Edie Meidav


"This gorgeous, audacious novel goes far beyond a story of two girls… Meidav is an American original." — The Daily Beast In this Northern Californian dystopia, two girlfriends meet again in adulthood. Their encounter might change the fate of the famous cult father of one of them, now awaiting his end on death row.
An exploration of the mind of evil and France. "He is quite a creation indeed, this aging anti-Quixote with his residual windmills to tilt at." -- Thomas Kenneally, The Washington Post
An epic, intimate novel in which a blundering westerner goes east. "Complex, imaginative."
–Chitra Divakaruni, L.A. Times
"I saw that long-forgotten Russian boy as clearly as anything, leaping about the meadows with his butterfly net; I saw him as a messenger of joy, returning from that distant summer day to open his specimen box and release the most beautiful red admirals, peacock butterflies, brimstones and tortoiseshells to signal my final liberation."


"Anyway, the conclusion to which all stories come is that the life a person has led is one and one alone, uniform and compact as a shrunken blanket where you can't distinguish the fibers of the weave. And so if by chance I happen to dwell on some ordinary detail of an ordinary day, the visit of a Sinhalese who wants to sell me a litter of newborn crocodiles in a zinc tub, I can be sure that even in this tiny, insignificant episode there is implicit everything I have experienced, all the past, the multiple pasts I have tried in vain to leave behind me, the lives that in the end are soldered into an overall life, my life, which continues even in this place from which I have decided I must not move any more, this little house with a courtyard garden in the Parisian banlieu where I have set up my tropical-fish aquarium, a quiet business, which forces me more than any other would to lead a stable life, because you can't neglect the fish, not even for one day."

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An alphabet of answers to imaginable questions:

A: Toronto.
B. New York, Cuba, France, Nicaragua, Sri Lanka.
C. A former director of the MFA program at New College on Valencia Street in San Francisco, writer-in-residence at Bard College, and now at the UMass Amherst MFA program.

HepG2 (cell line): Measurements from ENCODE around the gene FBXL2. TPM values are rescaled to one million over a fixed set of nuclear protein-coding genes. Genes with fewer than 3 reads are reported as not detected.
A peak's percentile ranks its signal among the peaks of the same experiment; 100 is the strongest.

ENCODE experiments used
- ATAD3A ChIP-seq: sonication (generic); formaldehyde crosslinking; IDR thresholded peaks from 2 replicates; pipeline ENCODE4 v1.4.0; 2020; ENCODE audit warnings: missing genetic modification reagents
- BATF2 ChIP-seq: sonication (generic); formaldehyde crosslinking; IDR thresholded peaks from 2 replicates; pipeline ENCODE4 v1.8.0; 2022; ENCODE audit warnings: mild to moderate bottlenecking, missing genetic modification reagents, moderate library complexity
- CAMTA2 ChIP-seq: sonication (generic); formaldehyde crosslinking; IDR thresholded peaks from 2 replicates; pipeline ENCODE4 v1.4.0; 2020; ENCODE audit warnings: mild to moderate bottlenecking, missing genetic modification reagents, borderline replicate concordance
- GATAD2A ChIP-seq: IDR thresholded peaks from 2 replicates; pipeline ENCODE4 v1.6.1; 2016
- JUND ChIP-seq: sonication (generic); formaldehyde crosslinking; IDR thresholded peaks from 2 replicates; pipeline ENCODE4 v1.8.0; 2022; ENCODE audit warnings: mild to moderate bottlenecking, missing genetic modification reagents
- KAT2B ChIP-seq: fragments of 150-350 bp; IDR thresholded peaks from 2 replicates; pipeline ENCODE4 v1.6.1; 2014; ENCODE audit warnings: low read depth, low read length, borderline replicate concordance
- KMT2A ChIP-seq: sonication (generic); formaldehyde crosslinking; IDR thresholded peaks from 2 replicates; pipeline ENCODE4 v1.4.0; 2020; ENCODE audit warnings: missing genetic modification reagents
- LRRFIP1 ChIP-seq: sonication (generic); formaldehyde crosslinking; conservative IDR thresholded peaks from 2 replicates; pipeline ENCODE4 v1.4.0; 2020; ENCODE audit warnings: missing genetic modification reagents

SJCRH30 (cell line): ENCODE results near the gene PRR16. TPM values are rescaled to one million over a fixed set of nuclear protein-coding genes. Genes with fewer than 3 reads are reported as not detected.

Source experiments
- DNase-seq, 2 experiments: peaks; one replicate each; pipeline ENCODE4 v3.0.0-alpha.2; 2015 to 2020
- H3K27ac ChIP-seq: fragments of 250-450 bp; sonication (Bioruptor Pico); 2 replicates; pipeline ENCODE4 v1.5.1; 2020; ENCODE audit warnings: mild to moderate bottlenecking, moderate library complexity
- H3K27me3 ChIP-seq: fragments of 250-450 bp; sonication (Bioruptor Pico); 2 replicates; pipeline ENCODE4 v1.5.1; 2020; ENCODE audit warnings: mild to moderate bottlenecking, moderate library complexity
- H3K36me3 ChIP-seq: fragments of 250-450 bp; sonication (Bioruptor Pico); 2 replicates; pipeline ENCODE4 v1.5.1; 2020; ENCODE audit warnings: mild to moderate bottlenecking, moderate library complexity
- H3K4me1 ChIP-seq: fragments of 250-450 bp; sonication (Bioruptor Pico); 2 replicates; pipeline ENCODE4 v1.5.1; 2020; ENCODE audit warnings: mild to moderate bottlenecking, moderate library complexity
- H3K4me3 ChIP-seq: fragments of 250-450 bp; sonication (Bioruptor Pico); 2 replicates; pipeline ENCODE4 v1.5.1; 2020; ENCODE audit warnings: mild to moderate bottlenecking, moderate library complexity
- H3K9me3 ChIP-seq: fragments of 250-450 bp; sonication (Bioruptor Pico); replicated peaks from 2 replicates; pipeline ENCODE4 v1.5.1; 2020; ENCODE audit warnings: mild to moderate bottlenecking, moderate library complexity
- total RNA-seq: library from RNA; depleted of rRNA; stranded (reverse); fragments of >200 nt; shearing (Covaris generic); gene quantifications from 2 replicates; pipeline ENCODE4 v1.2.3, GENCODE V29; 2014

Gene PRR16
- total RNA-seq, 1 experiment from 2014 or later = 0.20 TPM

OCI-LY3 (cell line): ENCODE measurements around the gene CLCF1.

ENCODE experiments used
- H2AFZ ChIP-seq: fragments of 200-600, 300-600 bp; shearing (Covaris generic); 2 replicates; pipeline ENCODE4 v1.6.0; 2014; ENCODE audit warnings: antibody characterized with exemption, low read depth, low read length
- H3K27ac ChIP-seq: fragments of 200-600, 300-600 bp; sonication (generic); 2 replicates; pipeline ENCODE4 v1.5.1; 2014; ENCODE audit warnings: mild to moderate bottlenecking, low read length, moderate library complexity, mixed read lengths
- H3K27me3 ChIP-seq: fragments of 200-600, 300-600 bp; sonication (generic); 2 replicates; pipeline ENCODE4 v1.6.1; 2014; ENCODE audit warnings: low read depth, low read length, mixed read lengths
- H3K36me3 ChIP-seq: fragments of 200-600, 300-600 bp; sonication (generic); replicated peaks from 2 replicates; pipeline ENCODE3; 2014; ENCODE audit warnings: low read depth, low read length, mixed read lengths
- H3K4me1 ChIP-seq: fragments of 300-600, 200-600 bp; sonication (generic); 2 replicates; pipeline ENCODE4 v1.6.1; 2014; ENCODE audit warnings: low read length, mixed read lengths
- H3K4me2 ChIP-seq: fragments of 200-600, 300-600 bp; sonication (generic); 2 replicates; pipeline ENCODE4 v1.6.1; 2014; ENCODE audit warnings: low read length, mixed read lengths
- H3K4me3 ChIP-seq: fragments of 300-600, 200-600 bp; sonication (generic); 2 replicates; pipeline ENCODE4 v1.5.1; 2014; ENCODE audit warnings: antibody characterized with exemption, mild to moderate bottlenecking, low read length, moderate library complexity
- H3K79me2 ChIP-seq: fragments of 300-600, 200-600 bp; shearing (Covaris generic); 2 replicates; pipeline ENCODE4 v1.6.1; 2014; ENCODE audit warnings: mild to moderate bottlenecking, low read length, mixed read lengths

D. Sea monkeys.
E. Language indeed a virus.
F. Ms., The Village Voice, Guernica, Artweek, The International Literary Quarterly, The Kenyon Review, Terra Nova, The American Voice, New Letters, Conjunctions and elsewhere.
G. A Lannan Fellowship, a Howard Fellowship, a Bard Fiction Prize for Writers Under 40, Whiting research award, a Kafka Award for Best Novel by an American Woman, a Fulbright in Sri Lanka, Northern California Book Award shortlist, and other citations.
H. Books called editorial picks by the New York Times, the L.A. Times, the Electric Review, the Litblog Coop and elsewhere.
I. Overeducated women with a past; autodidact boys, occasionally scarred, often grown into men.
J. Ocean.
K. Children.
L. Unterzakhn; The Map and the Territory; looking for Tanizaki.
M. Shange, Angelou, Hardy, Faulkner, Morrison, Kundera, Paley, Baldwin, Flaubert, Rushdie, Lorca, Cortazar, Transtromer, Vallejo, Stendhal, Ishiguro, Coetzee, Jackson.
N. Poetry.
O. Generosity.
P. Spanish and French, German and Sinhala, Hebrew, some Portuguese and Italian.
Q. One obsessive score for each book.
R. The stress of routine.
S. Loss of the perceiving mind.

Edie Meidav is the author of THE FAR FIELD:A NOVEL OF CEYLON, CRAWL SPACE, and LOLA,CALIFORNIA. Recipient of a Lannan Fellowship, a Howard Fellowship, the Kafka Prize for Best Fiction by an American Woman, the Bard Fiction Prize and other citations, she teaches in the UMass Amherst MFA program.